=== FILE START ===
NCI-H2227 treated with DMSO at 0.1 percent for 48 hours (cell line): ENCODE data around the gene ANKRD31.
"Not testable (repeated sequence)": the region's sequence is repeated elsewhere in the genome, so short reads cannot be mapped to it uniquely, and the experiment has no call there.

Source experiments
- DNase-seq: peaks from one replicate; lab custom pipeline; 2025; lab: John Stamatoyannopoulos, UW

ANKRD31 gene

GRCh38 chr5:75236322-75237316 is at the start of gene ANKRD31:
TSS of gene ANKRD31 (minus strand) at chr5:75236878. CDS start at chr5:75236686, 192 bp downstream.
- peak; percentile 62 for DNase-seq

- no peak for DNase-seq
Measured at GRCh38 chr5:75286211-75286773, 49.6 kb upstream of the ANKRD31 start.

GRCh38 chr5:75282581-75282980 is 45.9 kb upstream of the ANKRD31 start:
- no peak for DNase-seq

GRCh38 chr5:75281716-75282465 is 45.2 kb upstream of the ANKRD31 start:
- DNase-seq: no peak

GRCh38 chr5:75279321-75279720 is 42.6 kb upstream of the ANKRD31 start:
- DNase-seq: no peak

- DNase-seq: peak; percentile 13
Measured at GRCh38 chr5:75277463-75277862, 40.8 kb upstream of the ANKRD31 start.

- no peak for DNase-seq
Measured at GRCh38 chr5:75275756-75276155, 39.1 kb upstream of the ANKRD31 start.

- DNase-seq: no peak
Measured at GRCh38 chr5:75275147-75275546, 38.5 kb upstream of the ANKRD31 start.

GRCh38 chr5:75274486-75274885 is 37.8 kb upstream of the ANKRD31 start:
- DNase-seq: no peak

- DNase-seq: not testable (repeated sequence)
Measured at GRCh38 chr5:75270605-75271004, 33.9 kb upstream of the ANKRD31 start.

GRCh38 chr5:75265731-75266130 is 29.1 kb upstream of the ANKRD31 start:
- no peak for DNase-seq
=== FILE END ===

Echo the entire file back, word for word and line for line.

NCI-H2227 treated with DMSO at 0.1 percent for 48 hours (cell line): ENCODE data around the gene ANKRD31.
"Not testable (repeated sequence)": the region's sequence is repeated elsewhere in the genome, so short reads cannot be mapped to it uniquely, and the experiment has no call there.

Source experiments
- DNase-seq: peaks from one replicate; lab custom pipeline; 2025; lab: John Stamatoyannopoulos, UW

ANKRD31 gene

GRCh38 chr5:75236322-75237316 is at the start of gene ANKRD31:
TSS of gene ANKRD31 (minus strand) at chr5:75236878. CDS start at chr5:75236686, 192 bp downstream.
- peak; percentile 62 for DNase-seq

- no peak for DNase-seq
Measured at GRCh38 chr5:75286211-75286773, 49.6 kb upstream of the ANKRD31 start.

GRCh38 chr5:75282581-75282980 is 45.9 kb upstream of the ANKRD31 start:
- no peak for DNase-seq

GRCh38 chr5:75281716-75282465 is 45.2 kb upstream of the ANKRD31 start:
- DNase-seq: no peak

GRCh38 chr5:75279321-75279720 is 42.6 kb upstream of the ANKRD31 start:
- DNase-seq: no peak

- DNase-seq: peak; percentile 13
Measured at GRCh38 chr5:75277463-75277862, 40.8 kb upstream of the ANKRD31 start.

- no peak for DNase-seq
Measured at GRCh38 chr5:75275756-75276155, 39.1 kb upstream of the ANKRD31 start.

- DNase-seq: no peak
Measured at GRCh38 chr5:75275147-75275546, 38.5 kb upstream of the ANKRD31 start.

GRCh38 chr5:75274486-75274885 is 37.8 kb upstream of the ANKRD31 start:
- DNase-seq: no peak

- DNase-seq: not testable (repeated sequence)
Measured at GRCh38 chr5:75270605-75271004, 33.9 kb upstream of the ANKRD31 start.

GRCh38 chr5:75265731-75266130 is 29.1 kb upstream of the ANKRD31 start:
- no peak for DNase-seq